The lautenwerk has been largely neglected in recent decades, despite the tremendous interest in performance on period instruments. This is largely due to the fact that, although several important eighteenth-century harpsichord makers are known to have produced instruments of this type (Fleischer, Hildebrandt, and Johann Nikolaus Bach, among others), none are known to be extant. For this reason, the design of Willard Martin's instruments, the first of their kind to be built in North America, relies heavily upon written descriptions dating from that period, such as that found in Adlung's Musica mechanica organoedi (Berlin ,1768)
Although the greatest interest in gut-strung harpsichords seems to have been exhibited by eighteenth -century German builders, numerous references dating from the early years of the sixteenth century through the final years of the eighteenth century tell us that these instruments were also known in England, France, Italy and the Low Countries. In the inventory of the musical instruments owned by the Duke of Chandos in 1720, one finds “a harpsichord with gut strings, made by Mr. Longfellow, of Pembroke Hall, Cambridge ”. In Diderot's Encyclopédie of 1778 we learn that “Two hundred years ago … the strings were of gut and consequently the tone was sweet and soft … One still finds a few of these old harpsichords in Paris and in the large cities of the Low Countries and Germany .” According to the Encyclopédie méthodique, Musique (Paris , 1791) , the Italian harpsichord builder Farini “mounted some of his harpsichords with gut strings. There are still some of them in several Italian cities which attest to the advantage of these strings over those of iron or copper for the quality of tone.”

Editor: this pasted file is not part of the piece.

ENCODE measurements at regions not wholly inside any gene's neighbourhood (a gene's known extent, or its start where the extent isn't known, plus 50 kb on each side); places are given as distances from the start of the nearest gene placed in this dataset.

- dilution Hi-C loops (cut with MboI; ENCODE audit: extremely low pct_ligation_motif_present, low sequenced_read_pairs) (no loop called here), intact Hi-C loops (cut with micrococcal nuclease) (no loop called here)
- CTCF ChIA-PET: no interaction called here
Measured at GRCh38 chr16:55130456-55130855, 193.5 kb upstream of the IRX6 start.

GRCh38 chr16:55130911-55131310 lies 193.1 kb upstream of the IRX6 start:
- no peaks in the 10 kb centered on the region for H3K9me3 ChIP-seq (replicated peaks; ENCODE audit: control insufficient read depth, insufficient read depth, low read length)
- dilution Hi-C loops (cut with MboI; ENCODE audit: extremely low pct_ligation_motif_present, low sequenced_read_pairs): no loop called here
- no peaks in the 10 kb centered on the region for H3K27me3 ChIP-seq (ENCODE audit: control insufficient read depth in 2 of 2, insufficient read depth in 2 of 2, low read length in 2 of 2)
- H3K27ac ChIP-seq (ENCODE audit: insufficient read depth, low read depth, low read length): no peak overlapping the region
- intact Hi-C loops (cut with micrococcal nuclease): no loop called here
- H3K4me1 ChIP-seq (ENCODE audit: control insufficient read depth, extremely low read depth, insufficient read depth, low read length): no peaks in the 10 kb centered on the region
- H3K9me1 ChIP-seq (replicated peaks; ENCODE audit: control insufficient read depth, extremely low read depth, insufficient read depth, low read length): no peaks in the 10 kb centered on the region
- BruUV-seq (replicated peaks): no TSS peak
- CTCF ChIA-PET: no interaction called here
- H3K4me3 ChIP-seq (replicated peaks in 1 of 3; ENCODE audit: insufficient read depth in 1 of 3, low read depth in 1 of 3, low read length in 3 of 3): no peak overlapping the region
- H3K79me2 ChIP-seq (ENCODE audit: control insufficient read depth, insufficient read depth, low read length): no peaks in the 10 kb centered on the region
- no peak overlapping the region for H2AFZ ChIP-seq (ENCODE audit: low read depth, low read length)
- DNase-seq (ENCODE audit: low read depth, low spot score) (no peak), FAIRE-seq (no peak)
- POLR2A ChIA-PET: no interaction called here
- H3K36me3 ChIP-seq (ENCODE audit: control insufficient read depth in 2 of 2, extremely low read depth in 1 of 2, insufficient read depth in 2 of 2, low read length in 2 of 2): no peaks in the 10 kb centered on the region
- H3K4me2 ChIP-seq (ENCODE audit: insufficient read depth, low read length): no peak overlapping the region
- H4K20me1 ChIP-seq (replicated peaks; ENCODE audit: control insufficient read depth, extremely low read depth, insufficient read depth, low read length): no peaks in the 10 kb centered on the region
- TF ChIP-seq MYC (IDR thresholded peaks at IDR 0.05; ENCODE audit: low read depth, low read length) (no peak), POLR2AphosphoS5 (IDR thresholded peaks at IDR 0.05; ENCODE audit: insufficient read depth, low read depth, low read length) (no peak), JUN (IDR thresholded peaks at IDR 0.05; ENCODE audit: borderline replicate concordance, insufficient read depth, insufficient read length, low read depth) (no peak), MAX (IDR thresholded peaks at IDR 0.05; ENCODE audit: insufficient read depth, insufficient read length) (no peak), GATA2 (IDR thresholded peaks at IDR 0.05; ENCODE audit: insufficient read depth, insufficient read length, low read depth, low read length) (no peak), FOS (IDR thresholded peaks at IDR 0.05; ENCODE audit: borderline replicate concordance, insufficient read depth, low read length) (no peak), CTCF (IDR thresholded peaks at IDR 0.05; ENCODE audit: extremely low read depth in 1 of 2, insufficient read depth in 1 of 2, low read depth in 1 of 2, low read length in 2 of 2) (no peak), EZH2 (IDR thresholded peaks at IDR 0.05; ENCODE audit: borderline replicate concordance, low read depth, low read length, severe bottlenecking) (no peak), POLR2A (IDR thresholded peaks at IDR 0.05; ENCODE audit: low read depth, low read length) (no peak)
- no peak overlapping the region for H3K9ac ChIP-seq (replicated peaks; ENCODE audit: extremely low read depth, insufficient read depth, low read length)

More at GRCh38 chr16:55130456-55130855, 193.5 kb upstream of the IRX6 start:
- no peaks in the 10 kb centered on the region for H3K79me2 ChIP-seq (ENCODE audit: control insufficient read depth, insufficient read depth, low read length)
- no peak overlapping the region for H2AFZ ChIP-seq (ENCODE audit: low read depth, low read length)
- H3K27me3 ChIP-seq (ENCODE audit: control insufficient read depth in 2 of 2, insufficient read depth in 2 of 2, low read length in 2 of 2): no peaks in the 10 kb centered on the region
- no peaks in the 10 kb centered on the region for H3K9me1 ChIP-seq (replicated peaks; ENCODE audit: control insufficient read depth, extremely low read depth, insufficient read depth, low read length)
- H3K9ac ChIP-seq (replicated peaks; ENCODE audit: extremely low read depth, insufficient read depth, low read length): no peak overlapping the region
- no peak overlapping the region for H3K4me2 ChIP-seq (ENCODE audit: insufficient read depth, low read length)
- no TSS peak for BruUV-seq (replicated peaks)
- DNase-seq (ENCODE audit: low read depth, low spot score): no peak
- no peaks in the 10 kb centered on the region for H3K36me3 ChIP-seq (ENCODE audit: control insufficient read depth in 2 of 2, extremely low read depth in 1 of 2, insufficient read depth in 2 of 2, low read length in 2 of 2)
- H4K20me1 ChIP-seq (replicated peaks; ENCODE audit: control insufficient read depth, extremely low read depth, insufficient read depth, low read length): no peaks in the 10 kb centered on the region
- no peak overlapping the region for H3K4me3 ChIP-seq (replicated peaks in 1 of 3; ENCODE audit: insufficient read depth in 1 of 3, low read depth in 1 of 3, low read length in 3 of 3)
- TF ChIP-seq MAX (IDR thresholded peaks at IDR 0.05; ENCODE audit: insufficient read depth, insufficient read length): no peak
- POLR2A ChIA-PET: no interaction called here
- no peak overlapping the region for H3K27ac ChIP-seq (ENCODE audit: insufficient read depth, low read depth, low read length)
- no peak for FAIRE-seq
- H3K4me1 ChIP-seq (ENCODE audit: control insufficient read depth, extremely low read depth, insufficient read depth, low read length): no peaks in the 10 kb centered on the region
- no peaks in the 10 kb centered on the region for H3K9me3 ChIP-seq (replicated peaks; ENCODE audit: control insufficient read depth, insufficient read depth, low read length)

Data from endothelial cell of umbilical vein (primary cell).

A hybrid keyboard instrument with origins in the Renaissance and Baroque Periods, the lautenwerk (lute-harpsichord) is strung with gut, and is designed to resemble the tonal characteristics of the lute. J.S. Bach is known to have taken a particular interest in the lautenwerk . In fact, in the late 1730's, the noted builder Zacharius Hildebrandt constructed one according to Bach's own specifications. There were two such instruments listed in Bach's estate at the time of his death, and certain of his compositions which do not fit comfortably into either the lute or harpsichord repertoire, may have been written with the lautenwerk in mind.